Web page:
VR Market Leaders Being Chased by Upstarts as Competition Evolves

The leadership of Oculus and Samsung in the virtual reality market is being challenged by smaller VR companies, according to a report by Lux Research.

virtual reality

The virtual reality marketplace, recently dominated by Samsung and Oculus, will soon see both companies falling behind as newer, smaller companies gain momentum and overtake the current market leaders, according to a recent report by Lux Research.

The study, which looked at 22 VR devices with built-in displays among the total of 87 models reviewed, found that the Oculus Rift VR headset ranks at the top of the list, but that "emerging devices such as Sulon Q and Star VR were on the verge of gaining the lead."

Among 65 smartphone-based VR headsets reviewed in the story, the Samsung Gear device remains in the lead, "but was overshadowed in ease of use by Pinch VR and in display by Freefly VR," the report states.

Lux Research analyst Tony Sun, who is the lead author of the report, "Virtual Reality Heats-up: Why Oculus Rift and Samsung VR's Days on Top Are Numbered," told eWEEK that what surprised him most about the data is that some of the smartphone-based VR viewers are able to beat the performance of some dedicated VR headsets due to the impressive computational powers of smartphones.

"Expect the VR space to shake out soon," said Sun in a statement. "Next-gen smartphone-based VR headsets such as Google's Daydream will focus on better ergonomic design while innovative new headsets will tap augmented reality" and be untethered to other devices.

The Lux report, which evaluated the 87 headset models across 40 use cases, found that the Oculus VR headset "remains the best device for full immersion needs," with the HTC Vive headset following closely. The Ant VR is the best-priced unit, according to the report, but all three are limited because they are wired devices. Upcoming models such as Sulon Q and StarVR offer a wider field of vision, the report states.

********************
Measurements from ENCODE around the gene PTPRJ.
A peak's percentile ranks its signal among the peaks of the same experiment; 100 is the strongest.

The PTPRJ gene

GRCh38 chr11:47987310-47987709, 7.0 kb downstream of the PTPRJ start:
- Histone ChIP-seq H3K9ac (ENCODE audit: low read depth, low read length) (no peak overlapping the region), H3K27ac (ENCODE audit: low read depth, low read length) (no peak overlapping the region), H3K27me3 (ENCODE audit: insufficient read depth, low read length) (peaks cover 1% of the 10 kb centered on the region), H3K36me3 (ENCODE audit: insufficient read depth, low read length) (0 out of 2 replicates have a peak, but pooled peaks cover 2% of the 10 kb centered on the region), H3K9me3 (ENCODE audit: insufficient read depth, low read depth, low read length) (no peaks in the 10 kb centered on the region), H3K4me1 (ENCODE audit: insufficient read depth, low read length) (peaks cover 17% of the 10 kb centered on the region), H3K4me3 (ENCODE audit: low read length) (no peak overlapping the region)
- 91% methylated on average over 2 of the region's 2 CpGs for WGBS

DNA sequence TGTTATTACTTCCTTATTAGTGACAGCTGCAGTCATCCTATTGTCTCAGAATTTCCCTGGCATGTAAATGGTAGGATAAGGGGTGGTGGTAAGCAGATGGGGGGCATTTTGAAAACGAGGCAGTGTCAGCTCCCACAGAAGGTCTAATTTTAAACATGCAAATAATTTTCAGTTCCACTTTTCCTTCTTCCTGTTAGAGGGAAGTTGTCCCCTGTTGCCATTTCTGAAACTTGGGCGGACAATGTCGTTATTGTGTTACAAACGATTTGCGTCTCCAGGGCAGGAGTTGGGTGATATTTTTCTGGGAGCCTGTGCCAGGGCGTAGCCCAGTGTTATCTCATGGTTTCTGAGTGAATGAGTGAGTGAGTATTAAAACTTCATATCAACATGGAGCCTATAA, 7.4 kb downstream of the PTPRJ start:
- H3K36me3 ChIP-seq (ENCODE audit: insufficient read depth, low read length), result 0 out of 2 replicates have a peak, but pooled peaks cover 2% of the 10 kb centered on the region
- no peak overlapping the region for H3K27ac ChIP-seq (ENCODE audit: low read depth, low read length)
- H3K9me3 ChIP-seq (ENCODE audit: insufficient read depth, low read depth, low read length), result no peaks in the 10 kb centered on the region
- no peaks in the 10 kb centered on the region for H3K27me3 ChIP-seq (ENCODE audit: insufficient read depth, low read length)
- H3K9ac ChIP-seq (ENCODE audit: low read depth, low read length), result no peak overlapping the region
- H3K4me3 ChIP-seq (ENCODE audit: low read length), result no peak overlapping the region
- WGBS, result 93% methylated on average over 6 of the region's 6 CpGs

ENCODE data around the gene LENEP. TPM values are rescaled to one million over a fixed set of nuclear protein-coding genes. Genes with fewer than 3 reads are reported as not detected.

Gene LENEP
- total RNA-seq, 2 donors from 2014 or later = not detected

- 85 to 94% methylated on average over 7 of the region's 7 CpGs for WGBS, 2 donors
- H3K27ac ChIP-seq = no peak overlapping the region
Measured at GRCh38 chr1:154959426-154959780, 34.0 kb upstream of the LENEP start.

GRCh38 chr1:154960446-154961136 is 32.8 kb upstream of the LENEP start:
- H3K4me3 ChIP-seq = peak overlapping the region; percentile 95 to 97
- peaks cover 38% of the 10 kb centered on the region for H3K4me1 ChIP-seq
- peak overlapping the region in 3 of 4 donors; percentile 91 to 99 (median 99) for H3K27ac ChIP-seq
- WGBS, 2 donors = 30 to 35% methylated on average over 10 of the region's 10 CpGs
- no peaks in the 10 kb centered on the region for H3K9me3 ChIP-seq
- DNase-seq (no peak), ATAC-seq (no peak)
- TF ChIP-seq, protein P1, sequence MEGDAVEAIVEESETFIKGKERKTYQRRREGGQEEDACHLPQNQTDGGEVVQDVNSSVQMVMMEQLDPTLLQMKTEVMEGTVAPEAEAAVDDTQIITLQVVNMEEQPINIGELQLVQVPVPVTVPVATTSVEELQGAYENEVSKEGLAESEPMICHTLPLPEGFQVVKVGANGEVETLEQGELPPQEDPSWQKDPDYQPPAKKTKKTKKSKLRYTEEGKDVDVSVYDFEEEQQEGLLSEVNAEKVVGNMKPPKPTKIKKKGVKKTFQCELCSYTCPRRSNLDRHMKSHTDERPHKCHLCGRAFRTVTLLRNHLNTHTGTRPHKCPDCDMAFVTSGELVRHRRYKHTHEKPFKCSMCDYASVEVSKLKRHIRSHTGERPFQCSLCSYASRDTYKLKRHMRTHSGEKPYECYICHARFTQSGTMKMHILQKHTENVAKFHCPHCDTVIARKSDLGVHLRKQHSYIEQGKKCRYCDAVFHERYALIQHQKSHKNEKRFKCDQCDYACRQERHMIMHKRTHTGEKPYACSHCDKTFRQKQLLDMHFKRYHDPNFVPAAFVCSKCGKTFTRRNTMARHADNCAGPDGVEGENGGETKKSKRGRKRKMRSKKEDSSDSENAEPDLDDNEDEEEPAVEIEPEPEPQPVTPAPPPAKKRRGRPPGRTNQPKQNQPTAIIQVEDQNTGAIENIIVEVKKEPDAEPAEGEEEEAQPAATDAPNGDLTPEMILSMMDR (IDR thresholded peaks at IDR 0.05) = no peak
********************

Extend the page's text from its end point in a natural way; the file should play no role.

For gaming, as well as for sports training and retail, the Freefly VR device now leads the competition, especially due to its low $80 price and 120-degree field of view, according to the research.

For demonstrations and exhibitions, Samsung's $99 Gear VR remains the best option, but it will "soon face threats from Google's Daydream, which is expected to bring major improvements in ergonomics, and other wireless devices," according to Lux.

Also challenging VR vendors is that the VR ecosystem of content, applications and more is not yet fully developed, which makes it harder to inspire consumers to buy and use the devices, said Sun.

"The ecosystem needs to be built gradually, and there is not enough of it right now," he said. "It has to be a combination of the content and the hardware features."

Hardware system refinement is still needed, he said, with preferences for location-based VR that uses embedded sensors that can accurately track a user's movements, said Sun. Oculus uses such systems, which he called a "very important feature," while some other vendors use room-based location-tracking sensors, which aren't as efficient.

"There is still a very big gap between what is available and what consumers expect," said Sun. In addition, some vendors are still dealing with motion sickness issues with the devices that need to be resolved if consumers are to jump into VR, he said. "Hardware performance needs improvements, and software developers need to find new ways to tell their stories using VR."

For the bigger players like Samsung and Oculus, the uncertainty of the market is causing them difficulties because it is riskier for them to invest in and develop their products due to the need for bigger results when it comes to sales and revenue, said Sun. "They are more cautious," he said.

Both Samsung and Oculus are making investments in VR, especially Samsung, in such areas as VR cameras and content studios, and that will help them, said Sun. "They're trying to build out the ecosystems. This is one way they can still keep the lead."

A wide range of virtual reality products are being developed and marketed as the technology continues to mature. In June, HTC moved its popular Vive VR product line into its own company-owned subsidiary as the main company continues to react to its tough financial performance in the first quarter of the year. The new subsidiary aims to support and promote the company's VR ecosystem, while isolating it from the parent company's financial woes.

A report issued by research firm TrendForce concludes that Sony's upcoming PlayStation VR headset, which won't be released until October, is already priming the global virtual reality marketplace, according to an earlier eWEEK story.